I have long admired the writing of award-winning historian William C. Davis, and have several of his books in my collection. His style is crisp and clean, easy to read, and his narratives flow well and are entertaining as well as educational. He has appeared on countless TV programs as an expert, lectured widely, and edited magazines and historical articles, as well as writing more than forty books on a wide range of historical topics, including the American Civil War.
Davis’s latest effort, The Rogue Republic: How Would Be Patriots Waged the Shortest Revolution in American History, is a tightly woven, well crafted book that neatly tells the story of one of America’s early civil wars — the 1810 rebellion of West Florida (which comprised much of today’s Florida, Mississippi, Alabama, and Louisiana). Those areas would secede from the Union in 1860, but fifty years earlier, the forefathers of the Confederates also staged their own rebellion. Now largely forgotten by the general public, William C. Davis has brought life to this rather obscure story, one that pre-staged the Civil War and shaped attitudes and anti-government emotions, and paved the way for self-rule sentiments.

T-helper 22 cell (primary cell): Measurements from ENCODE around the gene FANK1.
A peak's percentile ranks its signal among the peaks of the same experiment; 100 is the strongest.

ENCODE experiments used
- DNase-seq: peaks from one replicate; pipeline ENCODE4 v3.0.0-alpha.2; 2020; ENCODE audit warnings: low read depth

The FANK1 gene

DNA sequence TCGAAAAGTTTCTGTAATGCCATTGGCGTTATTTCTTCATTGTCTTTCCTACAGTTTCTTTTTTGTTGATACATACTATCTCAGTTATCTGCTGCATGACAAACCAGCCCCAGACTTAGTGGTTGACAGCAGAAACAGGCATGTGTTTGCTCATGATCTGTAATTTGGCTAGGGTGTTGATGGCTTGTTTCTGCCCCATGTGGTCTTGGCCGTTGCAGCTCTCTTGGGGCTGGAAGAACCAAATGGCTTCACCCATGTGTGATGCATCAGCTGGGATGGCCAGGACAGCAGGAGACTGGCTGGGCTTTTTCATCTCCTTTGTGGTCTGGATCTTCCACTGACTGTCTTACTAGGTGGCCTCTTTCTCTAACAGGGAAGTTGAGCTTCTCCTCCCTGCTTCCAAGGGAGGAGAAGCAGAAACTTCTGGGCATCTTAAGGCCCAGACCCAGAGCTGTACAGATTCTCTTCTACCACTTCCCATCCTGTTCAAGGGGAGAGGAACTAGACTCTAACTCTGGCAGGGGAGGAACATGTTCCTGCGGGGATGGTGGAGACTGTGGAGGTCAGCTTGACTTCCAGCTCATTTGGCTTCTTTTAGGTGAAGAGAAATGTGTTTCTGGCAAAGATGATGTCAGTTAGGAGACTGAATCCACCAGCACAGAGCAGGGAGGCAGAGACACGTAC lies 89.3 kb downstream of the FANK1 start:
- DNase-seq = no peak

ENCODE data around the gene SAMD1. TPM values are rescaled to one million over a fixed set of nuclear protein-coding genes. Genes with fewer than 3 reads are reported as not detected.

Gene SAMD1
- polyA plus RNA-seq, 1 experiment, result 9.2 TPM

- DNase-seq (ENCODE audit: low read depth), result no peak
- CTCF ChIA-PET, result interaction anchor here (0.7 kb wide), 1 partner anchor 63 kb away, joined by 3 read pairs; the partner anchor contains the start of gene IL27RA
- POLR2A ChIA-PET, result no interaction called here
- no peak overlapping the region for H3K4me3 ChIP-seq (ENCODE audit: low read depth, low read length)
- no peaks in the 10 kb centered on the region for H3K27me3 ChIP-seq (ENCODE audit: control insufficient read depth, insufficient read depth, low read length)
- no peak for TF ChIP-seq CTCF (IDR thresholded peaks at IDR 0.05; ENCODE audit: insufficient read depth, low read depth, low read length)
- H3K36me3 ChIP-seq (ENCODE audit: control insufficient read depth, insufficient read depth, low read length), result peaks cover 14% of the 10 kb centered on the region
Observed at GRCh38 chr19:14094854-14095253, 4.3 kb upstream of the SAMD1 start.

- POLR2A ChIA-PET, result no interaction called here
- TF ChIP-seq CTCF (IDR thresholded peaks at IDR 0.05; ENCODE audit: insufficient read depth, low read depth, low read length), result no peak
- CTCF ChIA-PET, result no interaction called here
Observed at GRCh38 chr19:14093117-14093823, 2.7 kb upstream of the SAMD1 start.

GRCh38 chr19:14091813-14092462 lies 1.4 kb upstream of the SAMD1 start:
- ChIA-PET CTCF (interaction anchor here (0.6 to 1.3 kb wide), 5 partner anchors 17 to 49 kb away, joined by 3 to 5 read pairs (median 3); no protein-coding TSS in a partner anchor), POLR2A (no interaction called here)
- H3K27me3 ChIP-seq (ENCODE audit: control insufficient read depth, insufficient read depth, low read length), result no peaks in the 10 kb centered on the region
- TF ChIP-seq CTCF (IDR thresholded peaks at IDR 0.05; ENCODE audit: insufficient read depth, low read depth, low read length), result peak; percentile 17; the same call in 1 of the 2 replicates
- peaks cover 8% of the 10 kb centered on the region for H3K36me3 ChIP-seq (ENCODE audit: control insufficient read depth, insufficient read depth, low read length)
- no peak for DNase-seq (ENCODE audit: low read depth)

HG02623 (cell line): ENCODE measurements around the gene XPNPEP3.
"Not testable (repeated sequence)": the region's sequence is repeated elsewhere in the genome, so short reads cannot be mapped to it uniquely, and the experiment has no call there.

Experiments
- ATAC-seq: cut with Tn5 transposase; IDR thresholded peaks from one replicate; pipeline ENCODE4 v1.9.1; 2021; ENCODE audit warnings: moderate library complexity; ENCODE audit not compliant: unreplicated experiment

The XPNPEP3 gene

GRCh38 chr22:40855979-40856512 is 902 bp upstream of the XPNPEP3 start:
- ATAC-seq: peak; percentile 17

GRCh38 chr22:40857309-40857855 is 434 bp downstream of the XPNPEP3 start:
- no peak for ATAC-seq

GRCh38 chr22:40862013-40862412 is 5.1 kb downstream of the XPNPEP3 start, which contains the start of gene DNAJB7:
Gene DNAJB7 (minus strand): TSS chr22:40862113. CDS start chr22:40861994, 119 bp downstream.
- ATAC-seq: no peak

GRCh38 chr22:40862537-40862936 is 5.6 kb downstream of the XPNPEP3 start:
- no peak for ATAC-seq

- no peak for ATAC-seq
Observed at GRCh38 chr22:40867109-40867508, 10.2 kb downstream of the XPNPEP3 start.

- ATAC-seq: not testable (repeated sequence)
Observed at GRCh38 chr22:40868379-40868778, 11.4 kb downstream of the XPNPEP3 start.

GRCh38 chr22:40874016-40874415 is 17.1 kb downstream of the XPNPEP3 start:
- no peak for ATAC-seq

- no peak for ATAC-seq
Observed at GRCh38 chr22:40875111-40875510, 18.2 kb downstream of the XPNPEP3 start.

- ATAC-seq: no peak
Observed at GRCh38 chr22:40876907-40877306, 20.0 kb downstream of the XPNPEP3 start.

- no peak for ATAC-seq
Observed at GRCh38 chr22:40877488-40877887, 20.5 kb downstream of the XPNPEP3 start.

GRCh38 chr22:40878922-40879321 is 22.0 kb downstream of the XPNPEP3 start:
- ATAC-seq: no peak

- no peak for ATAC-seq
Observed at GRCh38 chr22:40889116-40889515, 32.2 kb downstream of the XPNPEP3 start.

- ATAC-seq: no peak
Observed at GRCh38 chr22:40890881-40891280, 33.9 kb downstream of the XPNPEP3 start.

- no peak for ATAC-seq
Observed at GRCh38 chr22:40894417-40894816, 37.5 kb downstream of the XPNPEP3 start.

The promotional material from the publisher, Houghton Mifflin Harcourt, states, “With an eye for eccentric characters and minute details, Davis tells the story of how the four parishes north of New Orleans between the Mississippi and Pearl Rivers captured Baton Rouge, inaugurated their own government, and launched a military campaign to take Mobile and the rest of Spanish West Florida from Spain during their seventy-one days of independence.”